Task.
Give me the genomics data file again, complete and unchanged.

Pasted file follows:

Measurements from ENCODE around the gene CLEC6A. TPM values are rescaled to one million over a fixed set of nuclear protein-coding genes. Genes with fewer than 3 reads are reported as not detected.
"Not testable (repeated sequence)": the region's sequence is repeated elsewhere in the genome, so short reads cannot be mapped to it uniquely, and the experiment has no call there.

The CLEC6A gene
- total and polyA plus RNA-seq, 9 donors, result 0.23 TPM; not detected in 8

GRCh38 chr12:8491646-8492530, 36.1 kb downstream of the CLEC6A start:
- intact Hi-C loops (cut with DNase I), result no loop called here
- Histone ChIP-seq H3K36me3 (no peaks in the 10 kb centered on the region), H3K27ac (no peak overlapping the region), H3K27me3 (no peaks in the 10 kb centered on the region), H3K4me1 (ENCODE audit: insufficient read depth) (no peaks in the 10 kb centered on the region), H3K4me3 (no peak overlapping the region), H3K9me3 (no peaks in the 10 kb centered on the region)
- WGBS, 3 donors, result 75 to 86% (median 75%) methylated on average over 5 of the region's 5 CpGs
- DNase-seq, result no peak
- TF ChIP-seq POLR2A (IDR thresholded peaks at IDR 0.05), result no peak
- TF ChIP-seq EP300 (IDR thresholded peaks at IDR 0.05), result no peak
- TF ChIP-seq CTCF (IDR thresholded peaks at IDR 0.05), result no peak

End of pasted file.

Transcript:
Measurements from ENCODE around the gene CLEC6A. TPM values are rescaled to one million over a fixed set of nuclear protein-coding genes. Genes with fewer than 3 reads are reported as not detected.
"Not testable (repeated sequence)": the region's sequence is repeated elsewhere in the genome, so short reads cannot be mapped to it uniquely, and the experiment has no call there.

The CLEC6A gene
- total and polyA plus RNA-seq, 9 donors, result 0.23 TPM; not detected in 8

GRCh38 chr12:8491646-8492530, 36.1 kb downstream of the CLEC6A start:
- intact Hi-C loops (cut with DNase I), result no loop called here
- Histone ChIP-seq H3K36me3 (no peaks in the 10 kb centered on the region), H3K27ac (no peak overlapping the region), H3K27me3 (no peaks in the 10 kb centered on the region), H3K4me1 (ENCODE audit: insufficient read depth) (no peaks in the 10 kb centered on the region), H3K4me3 (no peak overlapping the region), H3K9me3 (no peaks in the 10 kb centered on the region)
- WGBS, 3 donors, result 75 to 86% (median 75%) methylated on average over 5 of the region's 5 CpGs
- DNase-seq, result no peak
- TF ChIP-seq POLR2A (IDR thresholded peaks at IDR 0.05), result no peak
- TF ChIP-seq EP300 (IDR thresholded peaks at IDR 0.05), result no peak
- TF ChIP-seq CTCF (IDR thresholded peaks at IDR 0.05), result no peak